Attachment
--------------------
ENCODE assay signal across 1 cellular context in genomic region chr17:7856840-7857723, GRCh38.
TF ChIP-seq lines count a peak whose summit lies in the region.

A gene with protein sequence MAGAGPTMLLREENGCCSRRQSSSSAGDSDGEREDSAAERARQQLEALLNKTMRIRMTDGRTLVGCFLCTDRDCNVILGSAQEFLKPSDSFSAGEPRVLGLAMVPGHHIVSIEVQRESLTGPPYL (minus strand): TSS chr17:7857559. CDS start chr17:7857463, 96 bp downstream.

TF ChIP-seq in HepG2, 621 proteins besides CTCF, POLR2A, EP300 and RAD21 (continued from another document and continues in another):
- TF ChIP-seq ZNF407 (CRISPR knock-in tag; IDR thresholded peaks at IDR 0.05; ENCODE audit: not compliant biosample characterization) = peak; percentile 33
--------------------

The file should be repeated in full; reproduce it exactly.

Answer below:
ENCODE assay signal across 1 cellular context in genomic region chr17:7856840-7857723, GRCh38.
TF ChIP-seq lines count a peak whose summit lies in the region.

A gene with protein sequence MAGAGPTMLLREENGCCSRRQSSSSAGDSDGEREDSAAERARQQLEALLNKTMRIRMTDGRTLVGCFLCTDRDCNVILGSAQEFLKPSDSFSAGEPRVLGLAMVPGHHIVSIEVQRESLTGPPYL (minus strand): TSS chr17:7857559. CDS start chr17:7857463, 96 bp downstream.

TF ChIP-seq in HepG2, 621 proteins besides CTCF, POLR2A, EP300 and RAD21 (continued from another document and continues in another):
- TF ChIP-seq ZNF407 (CRISPR knock-in tag; IDR thresholded peaks at IDR 0.05; ENCODE audit: not compliant biosample characterization) = peak; percentile 33